UPDATE: Sony Worldwide Studios boss Shuhei Yoshida has taken to Twitter to address concern about microtransactions in PlayStation 3 racing game Gran Turismo 6.
In a series of tweets he insisted the ability to pay real-world money for virtual currency which can then be spent on cars was an "alternative path" through the game's progression system.
"The game is just offering an alternative path to busy people," he replied to one follower on Twitter. "Read reviews when they come out."
Then, responding to another: "Microtransaction per se is not a bad thing, how the game is designed around it could become a problem."
@Km2000gt read the posts, the game is just offering an alternative path to busy people. Read reviews when they come out.— Shuhei of Tsushima (@yosp) December 4, 2013
@ThyDarkAngel microtransaction per se is not a bad thing, how the game is designed around it could become a problem— Shuhei of Tsushima (@yosp) December 4, 2013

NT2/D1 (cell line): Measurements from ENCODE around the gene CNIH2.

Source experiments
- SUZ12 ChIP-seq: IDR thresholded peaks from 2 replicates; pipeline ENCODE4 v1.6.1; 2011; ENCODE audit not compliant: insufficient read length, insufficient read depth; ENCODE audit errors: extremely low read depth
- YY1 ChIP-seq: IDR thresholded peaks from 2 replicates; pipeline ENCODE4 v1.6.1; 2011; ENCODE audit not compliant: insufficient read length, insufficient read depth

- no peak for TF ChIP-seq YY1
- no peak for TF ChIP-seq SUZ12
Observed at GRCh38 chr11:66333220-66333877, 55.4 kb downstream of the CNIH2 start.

Gran Turismo 6 launches tomorrow, 6th December.
ORIGINAL STORY:We already knew Polyphony's racer would include microtransactions - a first for the series. Now we're nearing the game's Friday 6th December release more information on how these work has been revealed.
Let's start with the virtual currency, credits. Credits, which you use to buy cars and parts, can be bought in 500K, 1 million, 2.5 million and 7 million denominations.
The PlayStation Store updated today with the prices for these. They are as follows:
- 500,000 In-Game Credits (£3.99/€4.99)
- 1 Million In-Game Credits (£7.99/€9.99)
- 2,500,000 In-Game Credits (£15.99/€19.99)
- 7 Million In-Game Credits (£39.99/€49.99)
The video, below, showcases GT6's cars and reveals one of the top priced, the Jaguar XJ13, which costs 20 million credits. You can grind for it in traditional Gran Turismo fashion or you can buy it straight away if you drop £119.95 - that's the total you pay for two packs of 7m credits, two packs of 2.5m credits and one pack of 1m credits.
The issue is, will Gran Turismo's progression system be adversely affected by microtransactions? Eurogamer's Martin Robinson has been playing the game and tells me GT6's economy works exactly the same as GT5's, with progression, payouts and car prices very similar.
Sony maintains that GT6's microtransactions offer players an alternative fast-track route through the series' famously grindy progression. Eurogamer's review will be published on Friday.